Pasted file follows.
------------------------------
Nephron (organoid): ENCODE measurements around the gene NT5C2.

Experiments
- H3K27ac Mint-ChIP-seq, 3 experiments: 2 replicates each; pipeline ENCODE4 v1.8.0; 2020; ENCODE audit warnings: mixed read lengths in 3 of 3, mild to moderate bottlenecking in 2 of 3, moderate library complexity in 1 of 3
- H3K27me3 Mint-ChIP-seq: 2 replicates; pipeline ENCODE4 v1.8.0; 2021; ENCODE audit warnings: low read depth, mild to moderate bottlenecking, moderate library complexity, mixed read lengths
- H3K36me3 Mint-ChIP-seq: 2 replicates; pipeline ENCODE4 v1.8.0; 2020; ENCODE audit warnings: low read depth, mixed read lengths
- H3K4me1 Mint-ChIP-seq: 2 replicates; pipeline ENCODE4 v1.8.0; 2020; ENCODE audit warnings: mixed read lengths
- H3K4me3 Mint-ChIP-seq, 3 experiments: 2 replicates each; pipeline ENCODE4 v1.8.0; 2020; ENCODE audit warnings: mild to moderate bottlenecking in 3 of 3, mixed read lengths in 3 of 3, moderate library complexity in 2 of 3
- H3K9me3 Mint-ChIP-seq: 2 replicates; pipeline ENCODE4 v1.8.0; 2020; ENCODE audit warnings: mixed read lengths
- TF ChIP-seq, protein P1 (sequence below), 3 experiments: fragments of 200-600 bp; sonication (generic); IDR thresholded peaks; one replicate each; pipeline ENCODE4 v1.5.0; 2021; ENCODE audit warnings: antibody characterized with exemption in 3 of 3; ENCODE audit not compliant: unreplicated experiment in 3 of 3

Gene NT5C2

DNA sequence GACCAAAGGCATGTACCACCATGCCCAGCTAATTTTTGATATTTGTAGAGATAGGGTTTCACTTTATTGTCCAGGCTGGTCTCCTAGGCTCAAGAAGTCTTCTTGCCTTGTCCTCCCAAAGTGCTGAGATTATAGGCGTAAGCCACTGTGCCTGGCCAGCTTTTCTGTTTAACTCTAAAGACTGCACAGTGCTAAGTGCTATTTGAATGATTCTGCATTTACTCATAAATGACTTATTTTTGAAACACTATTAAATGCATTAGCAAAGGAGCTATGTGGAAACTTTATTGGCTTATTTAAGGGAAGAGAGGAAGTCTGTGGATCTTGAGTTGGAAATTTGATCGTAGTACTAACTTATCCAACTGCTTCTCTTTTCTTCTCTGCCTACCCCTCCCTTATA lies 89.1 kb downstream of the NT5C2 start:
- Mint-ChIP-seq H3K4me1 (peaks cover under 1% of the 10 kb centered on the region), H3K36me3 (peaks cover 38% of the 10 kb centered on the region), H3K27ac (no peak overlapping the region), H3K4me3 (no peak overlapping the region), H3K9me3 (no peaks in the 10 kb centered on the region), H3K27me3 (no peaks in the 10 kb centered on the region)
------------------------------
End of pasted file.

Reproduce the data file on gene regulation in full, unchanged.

Nephron (organoid): ENCODE measurements around the gene NT5C2.

Experiments
- H3K27ac Mint-ChIP-seq, 3 experiments: 2 replicates each; pipeline ENCODE4 v1.8.0; 2020; ENCODE audit warnings: mixed read lengths in 3 of 3, mild to moderate bottlenecking in 2 of 3, moderate library complexity in 1 of 3
- H3K27me3 Mint-ChIP-seq: 2 replicates; pipeline ENCODE4 v1.8.0; 2021; ENCODE audit warnings: low read depth, mild to moderate bottlenecking, moderate library complexity, mixed read lengths
- H3K36me3 Mint-ChIP-seq: 2 replicates; pipeline ENCODE4 v1.8.0; 2020; ENCODE audit warnings: low read depth, mixed read lengths
- H3K4me1 Mint-ChIP-seq: 2 replicates; pipeline ENCODE4 v1.8.0; 2020; ENCODE audit warnings: mixed read lengths
- H3K4me3 Mint-ChIP-seq, 3 experiments: 2 replicates each; pipeline ENCODE4 v1.8.0; 2020; ENCODE audit warnings: mild to moderate bottlenecking in 3 of 3, mixed read lengths in 3 of 3, moderate library complexity in 2 of 3
- H3K9me3 Mint-ChIP-seq: 2 replicates; pipeline ENCODE4 v1.8.0; 2020; ENCODE audit warnings: mixed read lengths
- TF ChIP-seq, protein P1 (sequence below), 3 experiments: fragments of 200-600 bp; sonication (generic); IDR thresholded peaks; one replicate each; pipeline ENCODE4 v1.5.0; 2021; ENCODE audit warnings: antibody characterized with exemption in 3 of 3; ENCODE audit not compliant: unreplicated experiment in 3 of 3

Gene NT5C2

DNA sequence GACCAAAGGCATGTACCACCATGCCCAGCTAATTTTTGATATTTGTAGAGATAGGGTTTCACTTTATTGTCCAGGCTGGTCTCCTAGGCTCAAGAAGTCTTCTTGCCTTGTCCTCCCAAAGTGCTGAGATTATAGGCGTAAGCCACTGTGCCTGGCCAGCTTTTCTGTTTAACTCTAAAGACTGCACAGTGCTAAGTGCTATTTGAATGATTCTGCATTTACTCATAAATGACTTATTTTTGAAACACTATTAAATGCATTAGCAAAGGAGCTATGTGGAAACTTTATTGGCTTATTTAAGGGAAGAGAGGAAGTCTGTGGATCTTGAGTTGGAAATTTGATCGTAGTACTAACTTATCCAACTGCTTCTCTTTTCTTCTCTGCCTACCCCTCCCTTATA lies 89.1 kb downstream of the NT5C2 start:
- Mint-ChIP-seq H3K4me1 (peaks cover under 1% of the 10 kb centered on the region), H3K36me3 (peaks cover 38% of the 10 kb centered on the region), H3K27ac (no peak overlapping the region), H3K4me3 (no peak overlapping the region), H3K9me3 (no peaks in the 10 kb centered on the region), H3K27me3 (no peaks in the 10 kb centered on the region)